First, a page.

Investors' reactions mixed as IPOs make a comeback

Remember IPOs? They're back — sort of. Five initial public offerings started trading Thursday, making it the best week since December 2007 for companies selling stock for the first time, Renaissance Capital says.

But investors' reactions to the flurry of deals were uneven, as two of the five deals closed below their offering prices, showing how the comeback of new deals is likely to be rocky.

"It's not like the old times when the companies that needed the capital to emerge could (launch an) IPO," says Francis Gaskins of IPOdesktop. "Now they have to be emerging before the IPO."

It's easy to be encouraged by the uptick in deals. There have been six IPOs in September, topping the five in August and three in July, Renaissance says.

Still, Wall Street's reaction to the deals creeping out show investors are:

•Getting overloaded with certain types of deals. Companies set up to buy mortgages and invest in real estate are especially saturated, Renaissance's Linda Killian says. The day's losers, Colony Financial clny, down 2.5% to $19.50, and Apollo Commercial ari, down 7.5% to $18.50, are both real estate companies. Another real estate company, Foursquare Capital, delayed its IPO Thursday.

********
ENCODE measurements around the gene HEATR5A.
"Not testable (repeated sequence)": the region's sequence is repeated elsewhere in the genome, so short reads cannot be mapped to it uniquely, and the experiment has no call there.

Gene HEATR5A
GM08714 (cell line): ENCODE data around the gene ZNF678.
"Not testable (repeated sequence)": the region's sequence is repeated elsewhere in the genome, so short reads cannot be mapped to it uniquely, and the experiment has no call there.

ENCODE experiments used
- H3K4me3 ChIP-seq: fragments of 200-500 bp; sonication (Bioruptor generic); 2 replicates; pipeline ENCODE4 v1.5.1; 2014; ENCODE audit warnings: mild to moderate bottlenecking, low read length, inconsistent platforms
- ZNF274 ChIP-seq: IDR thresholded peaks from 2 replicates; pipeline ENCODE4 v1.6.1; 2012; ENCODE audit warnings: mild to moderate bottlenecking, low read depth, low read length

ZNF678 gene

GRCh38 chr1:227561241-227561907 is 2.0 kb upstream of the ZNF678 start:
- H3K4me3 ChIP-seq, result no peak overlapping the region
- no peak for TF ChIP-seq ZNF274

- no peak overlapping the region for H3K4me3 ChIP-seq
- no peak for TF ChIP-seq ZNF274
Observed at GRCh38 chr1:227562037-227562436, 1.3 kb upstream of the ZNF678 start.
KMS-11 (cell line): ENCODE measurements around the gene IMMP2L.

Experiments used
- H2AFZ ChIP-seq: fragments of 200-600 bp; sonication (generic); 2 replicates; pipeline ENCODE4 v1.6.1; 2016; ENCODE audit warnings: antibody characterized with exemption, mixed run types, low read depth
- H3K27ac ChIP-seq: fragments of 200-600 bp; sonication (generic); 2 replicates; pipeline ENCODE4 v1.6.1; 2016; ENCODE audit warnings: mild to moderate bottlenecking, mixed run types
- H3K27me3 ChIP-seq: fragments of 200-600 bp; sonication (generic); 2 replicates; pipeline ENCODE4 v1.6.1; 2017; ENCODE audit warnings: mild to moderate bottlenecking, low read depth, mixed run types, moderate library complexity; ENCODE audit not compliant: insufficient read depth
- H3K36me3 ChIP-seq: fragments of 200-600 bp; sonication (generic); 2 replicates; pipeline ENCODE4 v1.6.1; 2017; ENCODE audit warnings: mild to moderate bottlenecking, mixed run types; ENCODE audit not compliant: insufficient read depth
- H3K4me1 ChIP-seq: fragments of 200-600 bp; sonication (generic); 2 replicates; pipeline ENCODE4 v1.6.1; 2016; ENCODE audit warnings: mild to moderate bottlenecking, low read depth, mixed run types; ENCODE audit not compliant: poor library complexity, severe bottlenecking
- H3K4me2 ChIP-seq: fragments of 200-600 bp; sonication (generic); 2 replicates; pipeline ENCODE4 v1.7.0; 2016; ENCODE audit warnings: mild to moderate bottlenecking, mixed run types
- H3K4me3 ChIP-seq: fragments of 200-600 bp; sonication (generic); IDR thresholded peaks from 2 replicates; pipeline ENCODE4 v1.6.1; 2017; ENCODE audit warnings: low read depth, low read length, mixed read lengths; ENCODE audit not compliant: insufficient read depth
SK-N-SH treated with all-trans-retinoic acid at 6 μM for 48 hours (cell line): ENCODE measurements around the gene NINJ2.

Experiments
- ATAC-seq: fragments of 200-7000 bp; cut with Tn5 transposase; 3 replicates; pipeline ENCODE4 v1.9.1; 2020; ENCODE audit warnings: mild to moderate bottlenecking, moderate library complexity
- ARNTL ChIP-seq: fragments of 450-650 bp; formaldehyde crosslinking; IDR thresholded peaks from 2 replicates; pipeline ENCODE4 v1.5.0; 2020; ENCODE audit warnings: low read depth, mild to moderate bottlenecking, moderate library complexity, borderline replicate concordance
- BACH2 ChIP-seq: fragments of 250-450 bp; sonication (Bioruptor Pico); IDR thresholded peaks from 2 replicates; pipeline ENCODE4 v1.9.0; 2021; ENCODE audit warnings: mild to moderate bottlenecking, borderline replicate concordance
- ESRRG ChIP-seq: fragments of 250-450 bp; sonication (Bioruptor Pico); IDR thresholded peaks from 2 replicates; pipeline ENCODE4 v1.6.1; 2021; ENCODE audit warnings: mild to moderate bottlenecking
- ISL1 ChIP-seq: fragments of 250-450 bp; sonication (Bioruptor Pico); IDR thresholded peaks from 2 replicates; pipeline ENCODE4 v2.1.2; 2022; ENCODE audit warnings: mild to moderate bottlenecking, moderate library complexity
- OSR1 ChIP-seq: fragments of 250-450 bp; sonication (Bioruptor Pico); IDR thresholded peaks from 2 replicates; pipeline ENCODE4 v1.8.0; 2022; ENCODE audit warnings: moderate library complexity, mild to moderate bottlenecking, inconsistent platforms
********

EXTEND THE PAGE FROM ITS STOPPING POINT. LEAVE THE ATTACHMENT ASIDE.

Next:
•Hungry for "green" IPOs. The day's biggest winner was A123 Systems aone, a high-tech battery maker, which saw its shares jump 50% to $20.29.

But that pop says more about the rush of mutual funds to invest in environmentally aware companies than the company itself, Killian says. The company is unprofitable, but funds are "piling onto this one," she says.

•Looking for larger companies. While many think of small upstarts as typical IPOs, investors now are looking for larger companies with more history, Gaskins says. Artio Global Investors art, for instance, was the day's second-best deal, rising 4.8% to $27.25. It was also among the largest, raising $650 million.

The average IPO deal raised $247 million this year, Renaissance says, which is down from the $650 million average IPO last year but higher than $219 million in 2007, $204 million in 2006 and $167 million in 2005.

The pipeline is still weak, as just 49 companies filed for IPOs this year, down from 146 at this point last year, Renaissance says.

Still, investors hope the IPO momentum can keep rolling as two more deals are expected to start trading today and four next week.

The IPO market is likely to recover a bit this year and become much more healthy by historical standards by 2010, says Tim Walker, analyst at Hoover's.

"It's been so slow, anything (as busy as) this week is a big deal," Walker says.